Alphonse Desjardins, journalist, parliamentary reporter, founder of the Desjardins Group (born 5 November 1854 in Lévis, Québec; died 31 October 1920 in Lévis, Québec).

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Adam Pettle

Adam Pettle, playwright (born at Toronto 1973). Adam Pettle is one of the most high-profile graduates (1999) of the National Theatre School of Canada's (NTS) playwriting program. He received a BA in theatre from Dalhousie University in 1994.

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Archibald Roy Megarry

Archibald Roy Megarry, publisher (b at Belfast, N Ire 10 Feb 1937). Megarry was publisher and chief executive officer of the Toronto Globe and Mail from 1978 to 1992 and was responsible for establishing its national edition.

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Arthur Puttee

Arthur Puttee, printer, editor (b at Folkestone, Eng 25 Aug 1868; d at Winnipeg 21 Oct 1957). Puttee was Manitoba's first Labour MP, as member for Winnipeg 1900-04.

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Anna Leonowens

Anna Harriette Edwards Leonowens (born 6 November 1831 in Ahmadnagar, India; died 19 January 1915 in Montreal, Quebec). Anna Leonowens was an educator, author and lecturer who became famous as the British governess to the wives and children of King Mongkut (Rama IV) of Siam (now Thailand) in the 1860s. After leaving Siam, she emigrated to Canada, where she advocated for women’s suffrage, taught at McGill University and helped found what is now the Nova Scotia College of Art and Design. She was the inspiration for Margaret Landon’s historical novel, Anna and the King of Siam (1944), and the Rodgers and Hammerstein musical The King and I (1951).

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David Suzuki

David Takayoshi Suzuki, CC, OBC, geneticist, broadcaster, environmental activist (born 24 March 1936 in Vancouver, BC). A Japanese Canadian, David Suzuki was interned with his family during the Second World War. He later became one of Canada’s most popular scientists and media personalities. He is best known as the host (1979–2023) of the longest-running science show on television, CBC’s The Nature of Things, and for his work as an environmental activist. He has received ACTRA’s John Drainie Award for broadcasting excellence and the Canadian Screen Awards’ Lifetime Achievement Award. A Companion of the Order of Canada, he has also received the Order of British Columbia and been inducted into Canada’s Walk of Fame.

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Albert Frank Moritz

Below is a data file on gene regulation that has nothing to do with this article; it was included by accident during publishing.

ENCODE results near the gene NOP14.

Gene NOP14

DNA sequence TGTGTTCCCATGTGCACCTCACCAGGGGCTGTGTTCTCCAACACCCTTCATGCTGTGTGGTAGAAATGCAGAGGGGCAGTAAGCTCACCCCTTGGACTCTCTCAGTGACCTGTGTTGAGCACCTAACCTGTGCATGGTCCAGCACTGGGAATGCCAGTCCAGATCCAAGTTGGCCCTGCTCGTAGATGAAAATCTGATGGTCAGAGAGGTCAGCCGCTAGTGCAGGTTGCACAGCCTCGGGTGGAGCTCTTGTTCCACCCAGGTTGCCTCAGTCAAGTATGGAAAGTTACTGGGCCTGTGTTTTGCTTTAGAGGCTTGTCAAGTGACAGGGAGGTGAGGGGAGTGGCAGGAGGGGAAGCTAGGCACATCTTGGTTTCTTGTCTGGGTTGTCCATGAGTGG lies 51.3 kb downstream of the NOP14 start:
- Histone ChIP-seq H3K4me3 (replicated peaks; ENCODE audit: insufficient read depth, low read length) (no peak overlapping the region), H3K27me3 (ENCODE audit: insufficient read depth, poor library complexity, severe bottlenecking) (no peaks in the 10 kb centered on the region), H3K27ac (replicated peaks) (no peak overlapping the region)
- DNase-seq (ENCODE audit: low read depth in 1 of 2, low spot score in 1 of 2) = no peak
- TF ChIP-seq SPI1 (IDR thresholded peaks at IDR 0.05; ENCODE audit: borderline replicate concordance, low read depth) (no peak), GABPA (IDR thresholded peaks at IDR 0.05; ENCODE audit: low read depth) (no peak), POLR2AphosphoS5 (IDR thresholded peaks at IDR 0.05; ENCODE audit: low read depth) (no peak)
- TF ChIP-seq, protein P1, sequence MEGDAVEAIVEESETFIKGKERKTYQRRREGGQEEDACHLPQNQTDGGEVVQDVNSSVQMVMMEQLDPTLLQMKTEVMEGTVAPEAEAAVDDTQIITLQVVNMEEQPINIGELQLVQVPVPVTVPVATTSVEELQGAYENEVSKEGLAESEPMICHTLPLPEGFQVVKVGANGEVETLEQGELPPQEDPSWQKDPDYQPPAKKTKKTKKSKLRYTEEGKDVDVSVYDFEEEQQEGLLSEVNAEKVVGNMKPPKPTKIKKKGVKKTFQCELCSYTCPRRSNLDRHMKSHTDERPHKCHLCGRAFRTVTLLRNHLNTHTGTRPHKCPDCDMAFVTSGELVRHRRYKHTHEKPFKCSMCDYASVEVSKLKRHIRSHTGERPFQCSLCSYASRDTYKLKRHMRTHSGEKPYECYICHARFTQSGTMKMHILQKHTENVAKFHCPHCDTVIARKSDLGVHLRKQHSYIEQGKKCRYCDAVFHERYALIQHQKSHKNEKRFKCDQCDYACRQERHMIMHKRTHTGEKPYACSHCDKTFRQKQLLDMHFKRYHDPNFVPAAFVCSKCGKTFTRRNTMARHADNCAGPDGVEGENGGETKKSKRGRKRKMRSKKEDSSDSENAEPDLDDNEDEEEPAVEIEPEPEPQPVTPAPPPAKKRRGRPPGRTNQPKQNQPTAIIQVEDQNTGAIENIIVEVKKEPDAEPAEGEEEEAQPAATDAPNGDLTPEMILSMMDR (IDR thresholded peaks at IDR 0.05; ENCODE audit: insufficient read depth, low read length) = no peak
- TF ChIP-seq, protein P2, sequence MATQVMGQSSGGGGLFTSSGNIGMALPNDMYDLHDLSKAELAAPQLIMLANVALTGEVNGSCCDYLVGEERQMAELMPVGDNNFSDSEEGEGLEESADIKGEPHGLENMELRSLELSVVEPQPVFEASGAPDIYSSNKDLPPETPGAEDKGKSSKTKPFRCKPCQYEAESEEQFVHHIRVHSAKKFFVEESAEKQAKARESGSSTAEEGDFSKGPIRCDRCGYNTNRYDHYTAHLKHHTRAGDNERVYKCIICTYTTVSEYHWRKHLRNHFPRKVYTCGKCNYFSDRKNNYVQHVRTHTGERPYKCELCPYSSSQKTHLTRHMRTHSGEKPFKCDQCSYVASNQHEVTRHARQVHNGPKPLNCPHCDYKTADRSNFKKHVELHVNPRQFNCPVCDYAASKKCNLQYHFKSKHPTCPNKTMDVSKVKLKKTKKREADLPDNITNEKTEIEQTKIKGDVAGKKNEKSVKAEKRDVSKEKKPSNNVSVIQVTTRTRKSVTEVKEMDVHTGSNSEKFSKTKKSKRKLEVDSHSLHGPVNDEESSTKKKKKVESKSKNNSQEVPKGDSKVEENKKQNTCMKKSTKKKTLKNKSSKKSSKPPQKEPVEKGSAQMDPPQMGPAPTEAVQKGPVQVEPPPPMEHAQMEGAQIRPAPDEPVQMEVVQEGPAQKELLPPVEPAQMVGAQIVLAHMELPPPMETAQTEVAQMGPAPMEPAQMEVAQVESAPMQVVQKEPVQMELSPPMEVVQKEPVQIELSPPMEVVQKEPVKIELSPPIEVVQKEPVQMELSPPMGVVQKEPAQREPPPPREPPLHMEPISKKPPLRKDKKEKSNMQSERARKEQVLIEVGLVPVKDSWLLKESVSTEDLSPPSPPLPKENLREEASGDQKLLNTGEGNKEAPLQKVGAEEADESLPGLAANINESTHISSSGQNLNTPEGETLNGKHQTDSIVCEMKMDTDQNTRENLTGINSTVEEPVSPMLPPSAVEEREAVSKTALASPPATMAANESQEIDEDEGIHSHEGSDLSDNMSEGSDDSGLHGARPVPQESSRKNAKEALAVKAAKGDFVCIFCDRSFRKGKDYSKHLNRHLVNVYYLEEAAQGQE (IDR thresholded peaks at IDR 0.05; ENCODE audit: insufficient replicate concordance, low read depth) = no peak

Albert Frank Moritz, poet, professor (b 15 Apr 1947 at Niles, Ohio, US). A.F. Moritz attended Marquette University (Wisconsin), where he earned a BA in journalism and a MA and PhD in English literature. Since 1974 he has lived in Toronto, where he is a professor at the University of Toronto.

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Olive Dickason

Olive Patricia Dickason (née Williamson), CM, Métis journalist, historian, university professor, author (born 6 March 1920 in Winnipeg, MB; died 12 March 2011 in Ottawa, ON). Dickason was the first scholar in Canada to receive a PhD in Indigenous history. Her ground-breaking research and books about Indigenous and Métis history and culture transformed how Canadians perceive the origin of their country and Indigenous peoples. Dickason’s work inspired a new generation of scholars, helping to launch Indigenous studies as an area of scholarly research. She received an Order of Canada in recognition of her achievements.

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Alan Cumyn

Alan Cumyn, writer (b at Ottawa 1960). Alan Cumyn was born and grew up in Ottawa. He spent one year at Royal Roads Military College in Victoria, BC, and then transferred to Queen's University, where he completed a BA in English and History.

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Jack Granatstein

Jack Lawrence Granatstein, OC, historian, professor (born 21 May 1939 in Toronto, Ontario). One of the most prolific Canadian historians of his generation, Granatstein has written widely on Canadian history and current affairs. A professor of history until his retirement in 1995, Granatstein later became director and CEO of the Canadian War Museum from 1998-2000. He has written over 60 books and is an Officer of the Order of Canada.